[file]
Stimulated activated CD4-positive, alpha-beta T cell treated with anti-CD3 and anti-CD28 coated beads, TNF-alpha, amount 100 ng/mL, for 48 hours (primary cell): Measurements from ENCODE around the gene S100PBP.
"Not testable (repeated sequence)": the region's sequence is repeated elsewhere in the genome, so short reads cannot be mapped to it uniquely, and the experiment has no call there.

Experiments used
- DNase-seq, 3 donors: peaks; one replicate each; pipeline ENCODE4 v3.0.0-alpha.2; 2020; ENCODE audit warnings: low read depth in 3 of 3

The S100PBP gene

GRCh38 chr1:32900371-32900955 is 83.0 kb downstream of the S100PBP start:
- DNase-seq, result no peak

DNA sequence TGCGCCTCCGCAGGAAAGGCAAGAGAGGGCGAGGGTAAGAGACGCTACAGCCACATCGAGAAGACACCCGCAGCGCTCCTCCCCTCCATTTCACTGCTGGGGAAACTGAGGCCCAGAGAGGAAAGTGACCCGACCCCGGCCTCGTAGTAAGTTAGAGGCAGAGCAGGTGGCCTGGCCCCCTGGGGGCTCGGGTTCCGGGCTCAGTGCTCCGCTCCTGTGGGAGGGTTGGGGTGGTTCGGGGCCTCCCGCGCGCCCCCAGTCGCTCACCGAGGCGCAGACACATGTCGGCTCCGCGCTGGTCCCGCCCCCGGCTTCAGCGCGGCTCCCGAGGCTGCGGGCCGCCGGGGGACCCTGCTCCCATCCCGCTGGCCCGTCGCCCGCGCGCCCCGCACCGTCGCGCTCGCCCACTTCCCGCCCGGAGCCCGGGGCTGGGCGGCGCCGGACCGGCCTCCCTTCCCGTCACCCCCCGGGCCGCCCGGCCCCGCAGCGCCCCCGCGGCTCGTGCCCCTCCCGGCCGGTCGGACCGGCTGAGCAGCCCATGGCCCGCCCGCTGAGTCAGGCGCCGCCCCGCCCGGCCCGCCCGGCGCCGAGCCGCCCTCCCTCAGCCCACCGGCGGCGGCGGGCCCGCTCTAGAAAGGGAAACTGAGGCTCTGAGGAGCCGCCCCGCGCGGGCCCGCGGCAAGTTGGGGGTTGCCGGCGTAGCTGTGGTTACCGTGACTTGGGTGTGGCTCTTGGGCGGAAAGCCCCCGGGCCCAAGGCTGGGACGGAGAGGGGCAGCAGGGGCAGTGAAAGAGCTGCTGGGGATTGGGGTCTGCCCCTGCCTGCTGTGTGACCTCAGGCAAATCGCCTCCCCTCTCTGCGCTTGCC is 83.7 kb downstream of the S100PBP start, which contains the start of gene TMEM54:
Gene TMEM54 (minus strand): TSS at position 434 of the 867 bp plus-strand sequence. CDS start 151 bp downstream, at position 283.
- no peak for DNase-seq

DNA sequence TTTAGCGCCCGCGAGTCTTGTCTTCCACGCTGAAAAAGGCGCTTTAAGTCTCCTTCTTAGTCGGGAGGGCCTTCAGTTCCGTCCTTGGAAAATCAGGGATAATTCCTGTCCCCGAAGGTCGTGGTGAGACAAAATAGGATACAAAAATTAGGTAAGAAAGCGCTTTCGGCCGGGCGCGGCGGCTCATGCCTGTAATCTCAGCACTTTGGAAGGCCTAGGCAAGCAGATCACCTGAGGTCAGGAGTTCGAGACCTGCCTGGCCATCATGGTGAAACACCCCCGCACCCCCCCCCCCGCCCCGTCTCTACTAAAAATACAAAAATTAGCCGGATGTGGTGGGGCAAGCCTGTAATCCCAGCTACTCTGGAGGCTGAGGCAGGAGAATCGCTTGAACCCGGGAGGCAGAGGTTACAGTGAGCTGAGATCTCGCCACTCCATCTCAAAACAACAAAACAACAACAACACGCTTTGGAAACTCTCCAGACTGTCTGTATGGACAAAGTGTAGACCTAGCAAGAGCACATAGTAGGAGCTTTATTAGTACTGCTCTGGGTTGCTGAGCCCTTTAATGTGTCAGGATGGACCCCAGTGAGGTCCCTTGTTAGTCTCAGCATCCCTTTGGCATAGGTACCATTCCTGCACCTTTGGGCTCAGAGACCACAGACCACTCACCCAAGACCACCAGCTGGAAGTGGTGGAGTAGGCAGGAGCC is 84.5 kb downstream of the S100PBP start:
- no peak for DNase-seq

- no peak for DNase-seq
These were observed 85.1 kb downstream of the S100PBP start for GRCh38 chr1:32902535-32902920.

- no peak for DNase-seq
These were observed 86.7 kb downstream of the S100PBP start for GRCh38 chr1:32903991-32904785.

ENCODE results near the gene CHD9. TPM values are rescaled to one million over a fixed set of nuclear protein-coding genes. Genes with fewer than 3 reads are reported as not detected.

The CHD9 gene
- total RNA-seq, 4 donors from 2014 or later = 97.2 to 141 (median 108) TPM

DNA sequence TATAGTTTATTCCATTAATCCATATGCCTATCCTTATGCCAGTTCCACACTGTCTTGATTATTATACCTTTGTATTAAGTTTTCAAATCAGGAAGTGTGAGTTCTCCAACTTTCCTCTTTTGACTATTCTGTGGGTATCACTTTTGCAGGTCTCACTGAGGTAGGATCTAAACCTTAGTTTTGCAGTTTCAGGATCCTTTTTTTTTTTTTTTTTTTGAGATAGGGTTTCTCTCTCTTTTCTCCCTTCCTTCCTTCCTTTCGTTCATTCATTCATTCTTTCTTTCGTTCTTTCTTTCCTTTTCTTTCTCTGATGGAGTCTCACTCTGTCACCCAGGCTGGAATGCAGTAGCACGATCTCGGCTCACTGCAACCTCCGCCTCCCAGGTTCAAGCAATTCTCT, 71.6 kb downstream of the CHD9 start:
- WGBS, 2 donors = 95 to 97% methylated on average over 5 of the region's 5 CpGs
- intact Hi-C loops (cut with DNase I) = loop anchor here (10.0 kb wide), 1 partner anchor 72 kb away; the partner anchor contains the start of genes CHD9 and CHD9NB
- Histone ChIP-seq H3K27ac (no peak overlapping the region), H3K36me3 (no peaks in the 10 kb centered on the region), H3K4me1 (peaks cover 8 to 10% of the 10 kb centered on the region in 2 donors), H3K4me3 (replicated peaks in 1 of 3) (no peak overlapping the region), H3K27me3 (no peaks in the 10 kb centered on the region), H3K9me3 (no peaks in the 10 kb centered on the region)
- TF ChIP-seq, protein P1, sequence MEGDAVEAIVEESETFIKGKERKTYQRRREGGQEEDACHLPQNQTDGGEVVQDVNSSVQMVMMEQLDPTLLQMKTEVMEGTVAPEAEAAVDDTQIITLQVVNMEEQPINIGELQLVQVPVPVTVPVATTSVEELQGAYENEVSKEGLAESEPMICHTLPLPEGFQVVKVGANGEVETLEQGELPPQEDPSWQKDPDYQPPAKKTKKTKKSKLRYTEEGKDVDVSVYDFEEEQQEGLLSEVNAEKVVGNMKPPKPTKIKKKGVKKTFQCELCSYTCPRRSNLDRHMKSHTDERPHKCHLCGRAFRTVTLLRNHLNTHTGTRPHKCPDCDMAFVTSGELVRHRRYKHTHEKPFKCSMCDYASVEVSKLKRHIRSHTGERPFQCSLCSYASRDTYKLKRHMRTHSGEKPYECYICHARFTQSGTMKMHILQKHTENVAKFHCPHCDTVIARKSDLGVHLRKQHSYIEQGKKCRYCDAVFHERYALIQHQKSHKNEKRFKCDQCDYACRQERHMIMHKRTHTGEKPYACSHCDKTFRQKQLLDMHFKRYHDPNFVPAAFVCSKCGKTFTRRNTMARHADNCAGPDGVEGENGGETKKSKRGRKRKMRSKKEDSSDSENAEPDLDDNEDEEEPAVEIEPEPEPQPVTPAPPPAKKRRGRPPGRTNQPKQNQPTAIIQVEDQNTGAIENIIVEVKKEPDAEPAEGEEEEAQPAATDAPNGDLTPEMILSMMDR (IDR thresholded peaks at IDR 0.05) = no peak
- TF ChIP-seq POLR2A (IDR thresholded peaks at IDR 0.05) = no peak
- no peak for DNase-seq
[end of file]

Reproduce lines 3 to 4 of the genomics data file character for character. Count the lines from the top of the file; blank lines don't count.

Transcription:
Experiments used
- DNase-seq, 3 donors: peaks; one replicate each; pipeline ENCODE4 v3.0.0-alpha.2; 2020; ENCODE audit warnings: low read depth in 3 of 3